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Map Link: Religious Divisions in France during the Wars of Religion: < http:// wps.ablongman.com / wps /media/objects/262/268312/ art/figures/KISH291.jpg >. Sources of Tension in 16th c. France: Relations of Valois kings with nobles and towns Discontented peasantry

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slide1

Map Link: Religious Divisions in France during the Wars of

Religion:

<http://wps.ablongman.com/wps/media/objects/262/268312/

art/figures/KISH291.jpg>

slide2

Sources of Tension in 16th c. France:

Relations of Valois kings with nobles and

towns

Discontented peasantry

Royal control of the church

Catholics vs. Calvinists (Huguenots)

slide3

Major players:

Valois kings (Catholic)

Noble families: Guise (Catholic),

Montmorency (Catholic),

Bourbon (Huguenot)

Catholics and Huguenots

slide4

1559 Death of Henry II of France (r. 1547-1559)

while jousting

Francis II (r. 1559-60)

Catherine de’ Medici (1519-89)

slide5

1560 Bourbon (Huguenot) conspiracy to kidnap

Francis II foiled. Francis dies and is

succeeded by Charles IX (r. 1560-74)

1562-72 Wars between Catholics and Huguenots

in France

24th Aug 1572 Scheduled date for peace

celebrations in France (St Bartholomew’s

Day)

Margaret of Valois Henry of Navarre

(Catholic) (Bourbon, Huguenot)

slide6

Gaspard de Coligny (Huguenot leader)

23rd Aug 1572 Charles IX orders extermination

of Huguenot leadership

24th Aug St Bartholomew’s Day Massacre, led

by Henry of Guise

“Kill them, kill them all, it is the king’s

command!”

slide7

1574-89 Reign of Henry III as king of France

1576 Henry makes peace with Huguenots.

Catholic dévots (fanatics) form Catholic

League

politiques(moderates)

Michel de Montaigne(1533-92) Essays

slide8

1584 Death of Duke of Anjou (heir to throne).

Henry of Navarre becomes heir. Leads to…

War of the Three Henries (1585-89):

King Henry III of Valois (Catholic, “King”)

Henry of Guise (Catholic, “Guise”)

Henry of Navarre (Bourbon, Huguenot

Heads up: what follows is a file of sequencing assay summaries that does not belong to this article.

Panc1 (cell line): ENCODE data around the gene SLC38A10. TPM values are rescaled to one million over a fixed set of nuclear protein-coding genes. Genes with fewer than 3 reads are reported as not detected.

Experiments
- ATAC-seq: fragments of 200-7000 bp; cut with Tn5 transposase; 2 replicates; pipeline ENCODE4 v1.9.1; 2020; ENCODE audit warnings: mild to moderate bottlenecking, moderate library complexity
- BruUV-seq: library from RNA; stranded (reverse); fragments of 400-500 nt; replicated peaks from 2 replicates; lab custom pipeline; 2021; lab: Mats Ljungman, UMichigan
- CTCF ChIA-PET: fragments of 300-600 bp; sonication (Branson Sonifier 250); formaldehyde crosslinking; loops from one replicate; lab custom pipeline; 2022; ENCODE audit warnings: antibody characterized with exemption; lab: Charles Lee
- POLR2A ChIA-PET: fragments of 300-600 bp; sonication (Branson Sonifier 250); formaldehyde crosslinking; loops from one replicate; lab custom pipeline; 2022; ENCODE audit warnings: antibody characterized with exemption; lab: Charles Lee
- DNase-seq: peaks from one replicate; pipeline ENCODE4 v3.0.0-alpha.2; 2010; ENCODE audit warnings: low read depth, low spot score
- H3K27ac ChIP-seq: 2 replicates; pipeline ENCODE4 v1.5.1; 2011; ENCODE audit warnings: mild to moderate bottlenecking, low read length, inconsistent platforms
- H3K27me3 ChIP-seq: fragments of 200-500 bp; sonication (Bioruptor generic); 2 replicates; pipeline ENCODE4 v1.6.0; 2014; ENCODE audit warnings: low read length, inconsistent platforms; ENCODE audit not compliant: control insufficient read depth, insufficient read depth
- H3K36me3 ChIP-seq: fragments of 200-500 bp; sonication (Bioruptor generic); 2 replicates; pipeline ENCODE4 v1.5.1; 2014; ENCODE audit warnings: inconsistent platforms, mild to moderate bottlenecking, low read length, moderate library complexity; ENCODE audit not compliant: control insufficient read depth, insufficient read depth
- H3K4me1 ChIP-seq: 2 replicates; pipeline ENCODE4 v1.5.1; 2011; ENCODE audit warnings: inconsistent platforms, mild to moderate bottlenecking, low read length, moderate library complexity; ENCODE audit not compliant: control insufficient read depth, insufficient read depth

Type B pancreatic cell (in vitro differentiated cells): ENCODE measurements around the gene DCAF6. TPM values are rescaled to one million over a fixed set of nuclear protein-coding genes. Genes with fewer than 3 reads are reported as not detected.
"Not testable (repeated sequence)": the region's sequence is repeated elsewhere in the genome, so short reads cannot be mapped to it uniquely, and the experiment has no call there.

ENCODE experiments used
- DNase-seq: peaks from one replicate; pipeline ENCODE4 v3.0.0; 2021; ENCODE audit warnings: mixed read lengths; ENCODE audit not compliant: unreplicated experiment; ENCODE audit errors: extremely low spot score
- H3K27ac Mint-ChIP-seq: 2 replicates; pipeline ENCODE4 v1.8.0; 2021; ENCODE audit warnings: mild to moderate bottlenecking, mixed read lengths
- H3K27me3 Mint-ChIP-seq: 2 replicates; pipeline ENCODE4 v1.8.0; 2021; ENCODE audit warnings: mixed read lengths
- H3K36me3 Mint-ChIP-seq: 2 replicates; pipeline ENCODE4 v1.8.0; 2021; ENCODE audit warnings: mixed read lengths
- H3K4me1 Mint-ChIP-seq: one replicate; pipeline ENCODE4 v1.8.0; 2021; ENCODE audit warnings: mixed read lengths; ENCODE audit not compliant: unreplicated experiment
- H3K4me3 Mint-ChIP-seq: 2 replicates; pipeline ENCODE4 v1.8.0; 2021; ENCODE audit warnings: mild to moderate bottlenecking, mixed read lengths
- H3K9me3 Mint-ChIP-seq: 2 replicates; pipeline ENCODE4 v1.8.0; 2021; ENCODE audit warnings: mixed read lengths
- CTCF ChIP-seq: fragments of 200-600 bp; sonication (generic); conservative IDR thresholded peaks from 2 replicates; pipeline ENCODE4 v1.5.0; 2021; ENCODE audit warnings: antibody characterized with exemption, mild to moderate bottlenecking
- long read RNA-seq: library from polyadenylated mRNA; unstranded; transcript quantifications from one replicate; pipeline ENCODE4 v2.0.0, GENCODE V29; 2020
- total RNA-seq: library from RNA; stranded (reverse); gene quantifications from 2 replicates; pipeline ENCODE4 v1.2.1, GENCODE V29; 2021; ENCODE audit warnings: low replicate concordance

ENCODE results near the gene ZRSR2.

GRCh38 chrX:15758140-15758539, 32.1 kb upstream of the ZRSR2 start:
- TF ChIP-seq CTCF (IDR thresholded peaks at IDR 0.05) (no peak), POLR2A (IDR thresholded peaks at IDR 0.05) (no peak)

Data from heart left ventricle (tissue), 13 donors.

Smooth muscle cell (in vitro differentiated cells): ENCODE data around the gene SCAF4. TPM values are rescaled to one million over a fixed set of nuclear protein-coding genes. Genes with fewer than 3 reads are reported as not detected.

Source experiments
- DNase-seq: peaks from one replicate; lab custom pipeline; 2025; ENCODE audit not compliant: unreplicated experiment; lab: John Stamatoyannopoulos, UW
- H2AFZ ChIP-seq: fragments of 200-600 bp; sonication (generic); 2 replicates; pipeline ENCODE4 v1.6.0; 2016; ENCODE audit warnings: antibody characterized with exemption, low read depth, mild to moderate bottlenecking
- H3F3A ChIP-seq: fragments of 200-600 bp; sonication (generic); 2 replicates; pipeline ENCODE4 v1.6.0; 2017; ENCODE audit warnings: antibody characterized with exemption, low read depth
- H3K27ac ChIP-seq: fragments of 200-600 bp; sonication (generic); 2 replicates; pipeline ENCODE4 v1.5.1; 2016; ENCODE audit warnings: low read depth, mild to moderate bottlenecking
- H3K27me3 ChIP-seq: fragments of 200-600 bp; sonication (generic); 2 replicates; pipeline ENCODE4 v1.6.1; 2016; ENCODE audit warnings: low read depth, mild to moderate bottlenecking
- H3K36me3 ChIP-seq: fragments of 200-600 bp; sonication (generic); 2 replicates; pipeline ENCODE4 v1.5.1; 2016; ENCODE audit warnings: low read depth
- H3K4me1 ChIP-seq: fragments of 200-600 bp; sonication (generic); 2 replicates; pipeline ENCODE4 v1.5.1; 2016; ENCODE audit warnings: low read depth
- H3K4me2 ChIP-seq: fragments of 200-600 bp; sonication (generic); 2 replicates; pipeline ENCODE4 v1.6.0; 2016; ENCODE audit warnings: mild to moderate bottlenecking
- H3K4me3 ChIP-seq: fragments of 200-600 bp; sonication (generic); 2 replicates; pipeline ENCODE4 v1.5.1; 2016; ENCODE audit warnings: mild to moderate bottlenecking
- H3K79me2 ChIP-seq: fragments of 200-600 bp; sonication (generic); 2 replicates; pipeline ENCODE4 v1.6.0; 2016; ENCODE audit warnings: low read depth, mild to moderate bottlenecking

“Navarre”)

slide9

1585 King initially allies with Navarre and Duke

of Montmorency vs. Guise, but switches sides

Catherine de’ Medici and Guise overturn

edicts tolerating Huguenots

1587 Navarre defeats King’s forces at Courtras

May 1588 Guise marches on Paris. Parisians

drive King out, make Guise “King of Paris.”

King makes Cardinal de Bourbon his heir

slide10

22nd Dec 1588 King has Guise killed

King allies with Navarre vs. Catholic League

1st Apr 1589 King killed. Navarre becomes king

Henry IV (r. 1589-1610)

slide11

1589-94 Henry IV defeats enemies, takes

control of France

1593 Henry IV reconverts to Catholicism, but

retains Huguenot counsellor Duke de Sully

(1560-1641)

“Paris is well worth a Mass.”

Marie de’ Medici (1573-1642)

slide12

1595-98 Henry IV fights war with Spain

1598 Last forces of Catholic League capitulate.

Henry IV issues Edict of Nantes

Economic reform

“Henri le Grand” (Henry the Great)

14th May 1610 Henry IV killed by monk

François Ravaillac

slide13

Louis XIII (r. 1610-43)

1617 Louis exiles Marie de’ Medici

1622 Louis completes suppression of rebellions

1624 Louis appoints Armand Jean du Plessis de

Richelieu as first minister

slide14

Extending royal power:

32 généralités (districts)

Subduing Huguenots and others

Opposing Spain in Thirty Years’ War (1618-48)

Defeating opponents

slide15

Strengthening French Monarchy:

Enhanced prestige of monarch

Improving financial health of kingdom

Asserting position on European stage

Asserting military power

Laying foundation for absolute monarchy

slide16

Jacques-Auguste de Thou (Thuanus, 1553-1617)

French statesman, bibliophile, historiographer

Studied law, but became canon of Notre Dame.

Served as councillor of state, then (in 1595),

became president of Paris parlement

slide17

Jacques-Auguste de Thou (Thuanus, 1553-1617)

1598 Negotiated Edict of Nantes

Opposed Council of Trent, persecuted by

Catholic Church

Historia sui Temporis (History of His Own

Time), banned by Catholic Church